I am just home from my first of two mornings at Horizon High School -- an alternative high school in Pointe-Claire. I was there to do a writing workshop with a group of students from grades eight to eleven. I must admit some of them were a bit of a handful -- and two students didn't make it through my entire session. (I'm still hoping they might give the workshop another go tomorrow, but who knows?)
I started with my usual writing tips and we ended with a writing exercise. Tomorrow, I hope to focus more on writing. Today, a student named Taz asked, "Does it [meaning whatever the students might write] have to be an appropriate story?" My answer was ABSOLUTELY NOT. I don't think writers should worry about being appropriate. I think we need to worry about WRITING WHAT MATTERS. (Even as the author of many books, I still need to remind myself that this, for me, is what writing is all about: finding stories that matter to me, and telling them in a way that will make them matter to my readers.)
A student named Hayden told me, "I'd rather read than write." I shared my view that if a person enjoys reading (Hey, Hayden -- I hope you noticed that I did not say "if a person loves reading"), then that person usually also has a gift for writing. That's because reading and writing are so deeply connected. Sometimes, for me anyhow, they feel like one activity.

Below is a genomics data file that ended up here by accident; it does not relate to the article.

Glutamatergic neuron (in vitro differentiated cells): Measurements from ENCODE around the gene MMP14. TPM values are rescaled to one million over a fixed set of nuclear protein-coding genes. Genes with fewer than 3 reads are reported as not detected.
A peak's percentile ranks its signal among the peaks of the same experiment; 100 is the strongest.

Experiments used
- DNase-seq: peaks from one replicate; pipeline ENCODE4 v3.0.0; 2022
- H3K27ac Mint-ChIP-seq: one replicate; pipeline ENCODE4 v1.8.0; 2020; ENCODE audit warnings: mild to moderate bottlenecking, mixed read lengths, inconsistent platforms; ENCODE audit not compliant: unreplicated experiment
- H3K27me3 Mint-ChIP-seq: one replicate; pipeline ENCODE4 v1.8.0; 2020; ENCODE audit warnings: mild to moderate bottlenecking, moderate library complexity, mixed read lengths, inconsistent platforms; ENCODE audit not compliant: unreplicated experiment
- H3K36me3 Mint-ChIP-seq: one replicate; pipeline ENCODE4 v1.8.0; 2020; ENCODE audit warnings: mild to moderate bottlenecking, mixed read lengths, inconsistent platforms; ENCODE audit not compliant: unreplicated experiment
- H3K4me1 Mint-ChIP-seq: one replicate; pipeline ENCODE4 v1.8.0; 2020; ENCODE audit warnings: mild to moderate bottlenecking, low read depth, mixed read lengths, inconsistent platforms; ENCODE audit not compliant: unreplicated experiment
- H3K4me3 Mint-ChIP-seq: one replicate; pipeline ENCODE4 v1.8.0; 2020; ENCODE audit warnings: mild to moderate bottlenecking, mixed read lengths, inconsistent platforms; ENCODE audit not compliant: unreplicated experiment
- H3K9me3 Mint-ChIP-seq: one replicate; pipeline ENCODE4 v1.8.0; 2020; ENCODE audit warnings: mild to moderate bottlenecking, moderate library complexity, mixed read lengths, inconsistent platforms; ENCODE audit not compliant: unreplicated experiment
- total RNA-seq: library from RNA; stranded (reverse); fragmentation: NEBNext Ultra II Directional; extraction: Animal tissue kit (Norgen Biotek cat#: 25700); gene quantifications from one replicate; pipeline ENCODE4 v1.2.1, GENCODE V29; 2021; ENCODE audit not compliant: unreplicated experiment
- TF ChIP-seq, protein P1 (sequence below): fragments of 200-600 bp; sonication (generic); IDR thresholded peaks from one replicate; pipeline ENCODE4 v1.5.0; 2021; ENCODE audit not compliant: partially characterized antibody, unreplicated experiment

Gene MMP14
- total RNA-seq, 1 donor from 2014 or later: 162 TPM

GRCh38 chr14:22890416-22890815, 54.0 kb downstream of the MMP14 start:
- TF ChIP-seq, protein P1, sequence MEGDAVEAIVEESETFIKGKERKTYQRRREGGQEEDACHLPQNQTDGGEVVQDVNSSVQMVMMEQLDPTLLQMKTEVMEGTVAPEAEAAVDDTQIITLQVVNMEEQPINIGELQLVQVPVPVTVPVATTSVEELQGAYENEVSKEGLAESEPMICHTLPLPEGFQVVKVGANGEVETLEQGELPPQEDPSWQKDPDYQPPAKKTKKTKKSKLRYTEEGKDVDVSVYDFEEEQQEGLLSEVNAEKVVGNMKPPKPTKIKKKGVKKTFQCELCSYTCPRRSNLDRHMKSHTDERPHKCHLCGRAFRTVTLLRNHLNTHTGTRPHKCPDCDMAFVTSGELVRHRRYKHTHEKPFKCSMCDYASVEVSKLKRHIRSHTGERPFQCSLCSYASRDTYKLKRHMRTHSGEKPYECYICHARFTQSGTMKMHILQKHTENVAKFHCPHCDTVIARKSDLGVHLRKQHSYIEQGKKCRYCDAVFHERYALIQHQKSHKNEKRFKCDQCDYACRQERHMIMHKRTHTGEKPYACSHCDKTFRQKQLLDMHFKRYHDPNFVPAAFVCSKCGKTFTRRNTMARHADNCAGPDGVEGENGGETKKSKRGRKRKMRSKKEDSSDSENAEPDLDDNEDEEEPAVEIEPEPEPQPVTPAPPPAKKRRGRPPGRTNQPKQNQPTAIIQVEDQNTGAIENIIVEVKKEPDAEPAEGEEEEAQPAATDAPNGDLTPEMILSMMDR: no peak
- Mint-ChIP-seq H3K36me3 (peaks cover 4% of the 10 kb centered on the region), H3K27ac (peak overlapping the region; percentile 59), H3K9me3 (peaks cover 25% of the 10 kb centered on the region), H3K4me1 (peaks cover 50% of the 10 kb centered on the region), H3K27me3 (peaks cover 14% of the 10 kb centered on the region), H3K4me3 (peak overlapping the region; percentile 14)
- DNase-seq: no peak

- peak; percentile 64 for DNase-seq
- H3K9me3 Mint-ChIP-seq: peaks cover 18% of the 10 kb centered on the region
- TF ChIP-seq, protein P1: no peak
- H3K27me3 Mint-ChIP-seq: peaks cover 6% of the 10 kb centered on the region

To be honest, it's a little discouraging when students are not open to what I have to share -- so I was disappointed to lose two of them this morning -- but I did cheer up when I read the work that some of the students did during the writing exercise. One student wrote about an old memory having to do with sports and I was deeply moved by his words; another described her memory of having an allergy attack (I suggested she ask the question "What if?" in order to develop her piece); and another student wrote about her preference for drawing over writing (I suggested maybe she could write about her earliest memory of drawing -- and that seemed to get her pen moving on paper). Hey, you can see on of this student's drawings in today's pic!
So... all this to say, it was a special morning for me. Not always easy, but always interesting. And hey, I'd take interesting over easy any day.
Special thanks to the junior students' English teacher Qaadira Decoteau for your help and for sharing some of your students with me. And thanks to the Pointe-Claire Library for making these workshops possible -- and to librarian Marie-Andrée Dubreuil who attended the workshop too. And finally, thanks to the students. Get ready for more Monique tomorrow morning!
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